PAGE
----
That's a universal thing, I think. I've talked to some really well known, top selling writers and almost all of them have told me that there's times when they look at their work and think it's all awful. Maybe that's something that all writers go through at some point? And to me it was very encouraging to hear that. Because it means you're in pretty good company.
I guess it's all part of that process. And you do see what you've accomplished, so you get really frustrated when you've got an idea in your head and you want to see it come to life but you've kind of got that block happening. It's kind of like someone has squeezed your larynx and they've closed your voice off and you're trying to make them let go of it.
When I get in those moods it's awful because I'm so superstitious about stuff. I'll be standing in -- like -- the Shopper's Drug Mart and I'll be eyeing the writing pads. I'll go to touch one and I'll think: no. This one I'm going to end up going through every piece of paper and it's going to end up in the garbage so no... I'm going to go for this one. You kind of go back and forth.
You're somewhat superstitious about the materials that you use?
Well, I guess in kind of a strange way. I have to have certain types of writing pads. I, of course, write everything longhand. I can not for the life of me imagine myself sitting in front of a computer screen and compose a poem with this screen looking at me. For me it's very tactile and I need to feel the pen or the pencil and the cigarette and the ashtray on the table.
So it's almost ritualistic?
Oh, completely. My whole table will end up an entire mess. But if it ends up a mess and I'm writing, that's great. Because I'm writing. I'll end up with papers all over the place: scribble here, scribble there. When I'm ready to make a poem, I'll be pulling pieces of paper and looking through this and looking through that, thinking: OK. Where did this line go? Where did this idea go? And trying to piece it all together.
Do you scribble ideas to yourself when you're out?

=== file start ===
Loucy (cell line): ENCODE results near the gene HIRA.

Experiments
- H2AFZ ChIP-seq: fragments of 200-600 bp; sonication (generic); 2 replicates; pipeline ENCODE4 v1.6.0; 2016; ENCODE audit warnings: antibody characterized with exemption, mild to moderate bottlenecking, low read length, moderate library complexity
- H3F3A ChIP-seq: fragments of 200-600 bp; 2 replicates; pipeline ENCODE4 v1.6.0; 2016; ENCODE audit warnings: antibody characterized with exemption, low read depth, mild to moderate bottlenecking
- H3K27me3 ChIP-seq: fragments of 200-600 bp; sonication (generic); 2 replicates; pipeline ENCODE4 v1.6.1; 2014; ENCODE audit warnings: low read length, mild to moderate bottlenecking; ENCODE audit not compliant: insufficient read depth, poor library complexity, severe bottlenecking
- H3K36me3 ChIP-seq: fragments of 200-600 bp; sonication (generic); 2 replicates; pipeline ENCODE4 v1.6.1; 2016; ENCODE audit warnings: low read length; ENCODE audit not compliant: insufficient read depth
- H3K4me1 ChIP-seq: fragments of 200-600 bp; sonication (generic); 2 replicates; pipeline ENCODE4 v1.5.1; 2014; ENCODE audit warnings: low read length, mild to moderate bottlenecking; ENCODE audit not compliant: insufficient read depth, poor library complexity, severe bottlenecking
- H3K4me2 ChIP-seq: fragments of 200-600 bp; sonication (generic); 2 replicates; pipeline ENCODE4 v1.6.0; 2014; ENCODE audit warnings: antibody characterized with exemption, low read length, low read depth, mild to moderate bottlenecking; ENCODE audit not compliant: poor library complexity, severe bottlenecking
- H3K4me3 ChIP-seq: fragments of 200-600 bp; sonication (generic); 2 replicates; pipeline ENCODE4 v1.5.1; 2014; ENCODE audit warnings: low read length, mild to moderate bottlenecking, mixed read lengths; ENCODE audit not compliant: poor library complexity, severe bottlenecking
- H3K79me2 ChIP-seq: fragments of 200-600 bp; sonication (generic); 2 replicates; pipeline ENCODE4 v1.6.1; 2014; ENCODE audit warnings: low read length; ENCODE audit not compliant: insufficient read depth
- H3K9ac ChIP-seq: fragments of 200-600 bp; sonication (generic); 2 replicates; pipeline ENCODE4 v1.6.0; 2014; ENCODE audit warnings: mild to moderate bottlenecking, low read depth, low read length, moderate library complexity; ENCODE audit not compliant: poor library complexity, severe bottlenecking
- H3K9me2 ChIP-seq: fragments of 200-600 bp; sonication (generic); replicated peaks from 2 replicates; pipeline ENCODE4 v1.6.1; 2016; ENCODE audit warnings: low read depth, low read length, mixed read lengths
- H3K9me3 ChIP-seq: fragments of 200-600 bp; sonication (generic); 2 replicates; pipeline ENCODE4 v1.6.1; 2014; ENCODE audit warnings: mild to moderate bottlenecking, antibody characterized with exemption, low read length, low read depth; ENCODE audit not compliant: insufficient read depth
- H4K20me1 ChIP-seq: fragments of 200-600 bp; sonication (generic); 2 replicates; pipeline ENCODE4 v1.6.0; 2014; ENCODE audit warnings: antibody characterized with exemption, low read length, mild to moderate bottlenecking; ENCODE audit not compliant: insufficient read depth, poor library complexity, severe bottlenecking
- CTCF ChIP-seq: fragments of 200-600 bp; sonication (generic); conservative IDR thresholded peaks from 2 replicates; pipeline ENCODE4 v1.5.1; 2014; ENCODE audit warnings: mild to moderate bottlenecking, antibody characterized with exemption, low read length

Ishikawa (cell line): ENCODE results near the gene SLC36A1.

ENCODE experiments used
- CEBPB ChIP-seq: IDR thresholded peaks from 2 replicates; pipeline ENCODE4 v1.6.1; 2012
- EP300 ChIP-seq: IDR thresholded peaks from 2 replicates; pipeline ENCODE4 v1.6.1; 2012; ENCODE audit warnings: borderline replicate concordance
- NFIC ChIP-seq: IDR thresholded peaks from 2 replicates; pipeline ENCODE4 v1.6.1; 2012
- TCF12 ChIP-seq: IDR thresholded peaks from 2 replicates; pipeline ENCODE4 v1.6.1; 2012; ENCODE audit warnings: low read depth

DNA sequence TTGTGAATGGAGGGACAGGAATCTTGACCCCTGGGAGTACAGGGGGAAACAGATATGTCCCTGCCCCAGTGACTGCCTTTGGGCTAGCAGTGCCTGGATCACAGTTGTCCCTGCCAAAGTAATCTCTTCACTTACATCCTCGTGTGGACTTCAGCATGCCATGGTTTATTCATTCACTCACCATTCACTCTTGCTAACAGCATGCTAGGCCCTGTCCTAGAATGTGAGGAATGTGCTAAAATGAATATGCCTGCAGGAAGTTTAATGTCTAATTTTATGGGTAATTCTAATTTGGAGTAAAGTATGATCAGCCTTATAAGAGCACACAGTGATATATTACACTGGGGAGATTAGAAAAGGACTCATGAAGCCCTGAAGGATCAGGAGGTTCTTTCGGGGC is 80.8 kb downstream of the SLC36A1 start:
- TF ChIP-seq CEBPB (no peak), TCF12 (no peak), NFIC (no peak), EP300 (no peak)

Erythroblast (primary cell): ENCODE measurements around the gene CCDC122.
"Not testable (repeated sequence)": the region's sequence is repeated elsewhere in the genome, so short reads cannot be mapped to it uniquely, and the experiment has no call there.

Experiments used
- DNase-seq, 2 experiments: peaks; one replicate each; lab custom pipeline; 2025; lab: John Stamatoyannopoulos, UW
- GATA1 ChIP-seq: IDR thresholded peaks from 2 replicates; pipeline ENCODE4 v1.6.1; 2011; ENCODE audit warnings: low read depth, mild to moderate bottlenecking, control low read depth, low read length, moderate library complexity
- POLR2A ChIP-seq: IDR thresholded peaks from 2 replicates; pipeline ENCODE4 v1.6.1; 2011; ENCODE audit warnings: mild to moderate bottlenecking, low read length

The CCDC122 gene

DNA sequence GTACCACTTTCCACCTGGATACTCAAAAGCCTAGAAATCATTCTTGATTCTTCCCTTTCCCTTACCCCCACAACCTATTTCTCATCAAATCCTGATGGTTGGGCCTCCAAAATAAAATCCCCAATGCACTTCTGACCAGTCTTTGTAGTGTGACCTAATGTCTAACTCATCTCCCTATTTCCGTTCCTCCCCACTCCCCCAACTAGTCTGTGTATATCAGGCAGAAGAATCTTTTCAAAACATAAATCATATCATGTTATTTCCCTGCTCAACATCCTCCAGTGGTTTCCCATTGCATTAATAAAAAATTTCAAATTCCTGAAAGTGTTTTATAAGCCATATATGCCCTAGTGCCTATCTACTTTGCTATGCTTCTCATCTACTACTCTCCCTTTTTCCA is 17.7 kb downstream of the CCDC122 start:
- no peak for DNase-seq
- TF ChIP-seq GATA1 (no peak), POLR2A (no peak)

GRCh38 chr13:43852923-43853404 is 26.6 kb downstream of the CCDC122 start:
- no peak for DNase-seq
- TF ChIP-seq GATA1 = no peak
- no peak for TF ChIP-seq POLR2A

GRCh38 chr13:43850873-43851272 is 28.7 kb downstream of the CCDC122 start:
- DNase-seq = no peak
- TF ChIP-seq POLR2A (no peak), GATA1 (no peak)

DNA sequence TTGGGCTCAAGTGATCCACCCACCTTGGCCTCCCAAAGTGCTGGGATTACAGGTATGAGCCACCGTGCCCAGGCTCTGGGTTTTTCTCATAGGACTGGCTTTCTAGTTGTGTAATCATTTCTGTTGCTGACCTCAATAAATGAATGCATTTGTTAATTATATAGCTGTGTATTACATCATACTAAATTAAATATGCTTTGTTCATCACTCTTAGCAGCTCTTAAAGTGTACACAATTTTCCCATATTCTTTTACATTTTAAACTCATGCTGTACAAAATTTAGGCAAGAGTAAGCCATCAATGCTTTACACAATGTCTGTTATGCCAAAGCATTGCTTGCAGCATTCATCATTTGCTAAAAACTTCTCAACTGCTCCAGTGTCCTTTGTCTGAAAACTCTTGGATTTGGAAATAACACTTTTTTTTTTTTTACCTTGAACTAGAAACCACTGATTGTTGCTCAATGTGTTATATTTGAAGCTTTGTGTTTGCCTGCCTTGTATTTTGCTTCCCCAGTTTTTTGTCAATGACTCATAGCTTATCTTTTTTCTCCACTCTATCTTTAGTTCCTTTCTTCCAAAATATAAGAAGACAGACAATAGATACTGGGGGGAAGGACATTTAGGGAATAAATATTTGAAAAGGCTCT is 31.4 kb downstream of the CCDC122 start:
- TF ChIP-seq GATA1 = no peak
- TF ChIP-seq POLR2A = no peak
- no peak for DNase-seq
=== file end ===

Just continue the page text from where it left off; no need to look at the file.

Sometimes I do and sometimes I'll be walking and I'll speak them out loud and I'm completely oblivious to those around me. Or sometimes I'll walk in front of cars. It's awful. [Laughs]
Writing is a very dangerous profession for you! [Laughs] You talked about being blocked. So when is it all right? When does it all come together?
When it's supposed to be. When it's meant to be right. My grannies and my grandpas are ready to say, "All right my boy. It's time to write again." Some people call it their muse. I call it my grannies and my grandpas. If they say it's time for me to write, then it's time for me to write.
Is it also a spiritual connection?
Very much. I approach everything that I work on very much like medicine. Because I believe that the things that we do, the things that we say, the things that we create, ways of being, everything that is created under the human form I think of as medicine. And books are no different.
When you're sitting down and writing a book and working out of the context of the community that I do, it's very important to me that when I'm working on something that I'm doing it very consciously. And I'm doing it very respectfully. It's like the old time storytellers. When the old people are telling the stories you don't interrupt them. You don't look at them. You don't question them with your eyes. You sit there and you listen to them. In the old days when storytellers would come to visit, if their story took three days to tell, if it was a sacred story you would sit all day long at the table and they would tell you a story. And then you would go to bed, and you'd wake up again and they would continue the story for all the next day.